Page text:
From left, Jessica Scolaro, Sara Taylor and Abriel Echols are three no-nonsense students seeking non-traditional careers in the automotive service industry.
First all-female team in DSC’s automotive certificate program
Abriel Echols loves puzzles and, to her, car engines are puzzles with a purpose.
“Being able to make a car push to its complete limit, knowing what to do to make it perform better, more efficiently and with more power; to be able to know that kind of stuff is just awesome,” said the 22-year-old second-semester student in Daytona State’s Automotive Service Technology program.
She and classmates Jessica Scolaro and Sara Taylor are the first all-female team in the college’s four-semester vocational certificate program, geared to prepare students for success on all eight Automotive Service Excellence (ASE) industry credentialing tests. Whether they’re poring over their training manuals or elbow deep in transmission fluid, these women are learning to become top auto mechanics while earning the respect of their counterparts in what is traditionally a male-dominated program.
“We typically put the students into teams of three, giving them project vehicles to work on together,” said Assistant Program Chairman John Tesauro. “These young ladies are amazing, and I have to tell you, I’m really proud of the guys in the class, too. Everybody steps up and helps each other.”
Taylor, 19, earned a culinary credential from Spruce Creek High School and, while she currently works as a salad-prep chef at a local restaurant, she now realizes her true passion lies in another field. “What I really enjoyed growing up was helping my stepdad and my grandfathers work on their cars,” she said. “When I told my mom that what I’d really like is to go into the automotive business, that I want to help people fix their cars, she told me she thought it was a good decision and was very supportive.”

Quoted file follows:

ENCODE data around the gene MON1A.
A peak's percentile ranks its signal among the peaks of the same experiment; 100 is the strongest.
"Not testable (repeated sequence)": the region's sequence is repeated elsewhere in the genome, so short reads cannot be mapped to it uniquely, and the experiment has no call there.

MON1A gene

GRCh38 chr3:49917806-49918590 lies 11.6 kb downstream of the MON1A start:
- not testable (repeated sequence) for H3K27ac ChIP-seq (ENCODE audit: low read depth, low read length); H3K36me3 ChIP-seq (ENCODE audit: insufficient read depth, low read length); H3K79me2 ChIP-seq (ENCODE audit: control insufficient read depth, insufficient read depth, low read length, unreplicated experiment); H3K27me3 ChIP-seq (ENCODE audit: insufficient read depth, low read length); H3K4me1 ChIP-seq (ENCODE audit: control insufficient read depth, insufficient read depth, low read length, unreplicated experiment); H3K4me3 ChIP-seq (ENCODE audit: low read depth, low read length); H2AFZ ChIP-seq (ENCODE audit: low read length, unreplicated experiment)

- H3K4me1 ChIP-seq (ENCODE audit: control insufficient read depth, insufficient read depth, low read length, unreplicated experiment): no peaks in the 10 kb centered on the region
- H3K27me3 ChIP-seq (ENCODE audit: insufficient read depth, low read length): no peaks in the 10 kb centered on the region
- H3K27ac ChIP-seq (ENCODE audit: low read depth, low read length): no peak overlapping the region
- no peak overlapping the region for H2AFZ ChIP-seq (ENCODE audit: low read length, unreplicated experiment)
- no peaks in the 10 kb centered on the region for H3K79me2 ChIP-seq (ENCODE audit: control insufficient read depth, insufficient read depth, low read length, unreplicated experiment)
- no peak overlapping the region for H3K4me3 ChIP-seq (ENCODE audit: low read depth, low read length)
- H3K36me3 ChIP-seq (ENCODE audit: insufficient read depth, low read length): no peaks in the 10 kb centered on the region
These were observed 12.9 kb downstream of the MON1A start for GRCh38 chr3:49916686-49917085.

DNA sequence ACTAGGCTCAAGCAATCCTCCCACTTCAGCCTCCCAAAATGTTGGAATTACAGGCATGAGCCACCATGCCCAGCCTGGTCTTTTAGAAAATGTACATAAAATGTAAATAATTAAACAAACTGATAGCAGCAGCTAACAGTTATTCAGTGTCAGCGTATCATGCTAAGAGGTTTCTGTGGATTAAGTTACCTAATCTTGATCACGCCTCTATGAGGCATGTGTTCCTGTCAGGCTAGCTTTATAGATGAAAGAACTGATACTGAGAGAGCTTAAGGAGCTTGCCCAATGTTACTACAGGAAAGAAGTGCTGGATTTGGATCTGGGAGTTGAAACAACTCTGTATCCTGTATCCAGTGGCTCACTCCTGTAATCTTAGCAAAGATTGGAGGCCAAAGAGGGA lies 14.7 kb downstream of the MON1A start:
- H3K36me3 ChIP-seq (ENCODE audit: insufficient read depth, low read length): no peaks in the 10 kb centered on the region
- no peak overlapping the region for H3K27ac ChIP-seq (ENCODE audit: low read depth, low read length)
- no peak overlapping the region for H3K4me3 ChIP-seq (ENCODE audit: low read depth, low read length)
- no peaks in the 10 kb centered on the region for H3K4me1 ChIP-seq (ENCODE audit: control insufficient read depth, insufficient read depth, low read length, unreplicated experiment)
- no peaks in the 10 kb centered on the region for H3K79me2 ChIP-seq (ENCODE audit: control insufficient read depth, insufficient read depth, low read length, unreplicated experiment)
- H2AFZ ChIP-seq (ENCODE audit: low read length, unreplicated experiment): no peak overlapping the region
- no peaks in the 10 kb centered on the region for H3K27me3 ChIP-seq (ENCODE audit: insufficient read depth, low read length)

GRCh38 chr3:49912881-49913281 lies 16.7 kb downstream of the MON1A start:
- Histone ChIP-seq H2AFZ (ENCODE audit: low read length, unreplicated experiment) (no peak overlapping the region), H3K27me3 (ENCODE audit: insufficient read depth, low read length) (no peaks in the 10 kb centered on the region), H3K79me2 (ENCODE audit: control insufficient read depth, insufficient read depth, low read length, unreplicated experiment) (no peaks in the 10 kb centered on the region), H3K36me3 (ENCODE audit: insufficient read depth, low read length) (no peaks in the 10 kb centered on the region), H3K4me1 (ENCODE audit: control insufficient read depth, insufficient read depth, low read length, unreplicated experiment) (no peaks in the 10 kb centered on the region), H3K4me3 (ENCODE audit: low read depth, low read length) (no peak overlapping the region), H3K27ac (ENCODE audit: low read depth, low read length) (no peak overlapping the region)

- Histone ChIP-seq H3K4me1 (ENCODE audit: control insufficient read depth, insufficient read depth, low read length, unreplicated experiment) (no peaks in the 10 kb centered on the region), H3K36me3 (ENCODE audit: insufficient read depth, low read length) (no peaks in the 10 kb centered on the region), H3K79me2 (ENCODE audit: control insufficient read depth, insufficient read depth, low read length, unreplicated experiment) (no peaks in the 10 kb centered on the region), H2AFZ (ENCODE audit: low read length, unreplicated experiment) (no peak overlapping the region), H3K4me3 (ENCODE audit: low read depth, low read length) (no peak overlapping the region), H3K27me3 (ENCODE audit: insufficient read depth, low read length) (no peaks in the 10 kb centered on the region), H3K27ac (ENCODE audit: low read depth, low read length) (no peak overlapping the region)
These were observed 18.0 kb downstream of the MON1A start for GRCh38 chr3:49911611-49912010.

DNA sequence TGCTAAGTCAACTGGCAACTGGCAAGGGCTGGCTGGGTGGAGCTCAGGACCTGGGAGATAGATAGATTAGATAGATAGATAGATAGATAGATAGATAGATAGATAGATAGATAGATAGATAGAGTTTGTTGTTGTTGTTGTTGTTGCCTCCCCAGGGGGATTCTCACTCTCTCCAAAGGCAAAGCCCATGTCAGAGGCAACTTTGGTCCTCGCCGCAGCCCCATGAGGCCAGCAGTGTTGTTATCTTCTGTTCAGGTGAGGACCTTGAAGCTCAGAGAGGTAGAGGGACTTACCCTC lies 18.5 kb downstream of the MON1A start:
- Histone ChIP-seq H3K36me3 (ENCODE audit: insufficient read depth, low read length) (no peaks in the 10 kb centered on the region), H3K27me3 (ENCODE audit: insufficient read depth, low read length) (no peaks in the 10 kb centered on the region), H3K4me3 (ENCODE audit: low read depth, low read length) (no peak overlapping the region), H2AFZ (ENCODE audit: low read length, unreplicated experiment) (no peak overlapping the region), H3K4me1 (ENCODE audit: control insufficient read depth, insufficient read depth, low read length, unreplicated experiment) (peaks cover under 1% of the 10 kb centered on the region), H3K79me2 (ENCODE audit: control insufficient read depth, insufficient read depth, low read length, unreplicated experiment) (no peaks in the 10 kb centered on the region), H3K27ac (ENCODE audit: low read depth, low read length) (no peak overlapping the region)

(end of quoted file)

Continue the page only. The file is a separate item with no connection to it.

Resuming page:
Scolaro, 29, and a mother of three, became a teaching assistant after earning an associate degree in communications from the University of South Florida, Tampa. But her low wages kept her from economic independence. Her future was uncertain until a family conversation opened a new door. “My father is a mechanic in Deltona, and he started talking to my brother and me about someday wanting to retire and turn the business over to one of us,” she said. “Well, my brother wasn’t interested, so I figured that maybe I can do it. It just seems like the natural thing to do.”
Scolaro is doubling up on her studies, taking both daytime and evening classes at Daytona State’s Advanced Technology College. She plans to complete the automotive program in a shorter period of time and join her father in his business, learn as much as she can while updating the shop and help her father ease into retirement.
Echols envisions a promising career where she opens an auto-service business that specializes in catering to women. But as she and the team began checking fluid levels in her 1990 Honda Civic, she revealed a little secret that motivated her to enroll in the automotive program.
“I love to race,” she said. “But I kept blowing up my cars. I finally figured out that I better learn to fix them myself because I couldn’t afford to have someone else fix them for me.”
The three echoed Tesauro’s perspective on how their all-female team is viewed by the all-male teams in the class. “We all help each other,” Scolaro said. “Most of the guys have more experience working on cars when they come into the program. But we are a lot more book smart than they are. We learn the procedures by the book and we haven’t developed any bad habits when it comes to working on vehicles that some of them will have to break and learn to do things the right way.”
Their advice to other woman seeking a non-traditional career such as auto mechanics? “Don’t be discouraged if you’re the only female in the class,” said Taylor. “Everything will work out.”
Added Scolaro: “Make the choice and treat it like there is no turning back. Take notes, learn good study habits and remember this isn’t backyard mechanics. It’s important to make sure you’re learning how to do things the right way.”
Of course, Echols couldn’t help but show her competitive nature in her response. “There’s actually an advantage to being a female in a male-dominated program,” she said. “It makes you want to work harder to match up with them and be viewed as an equal.”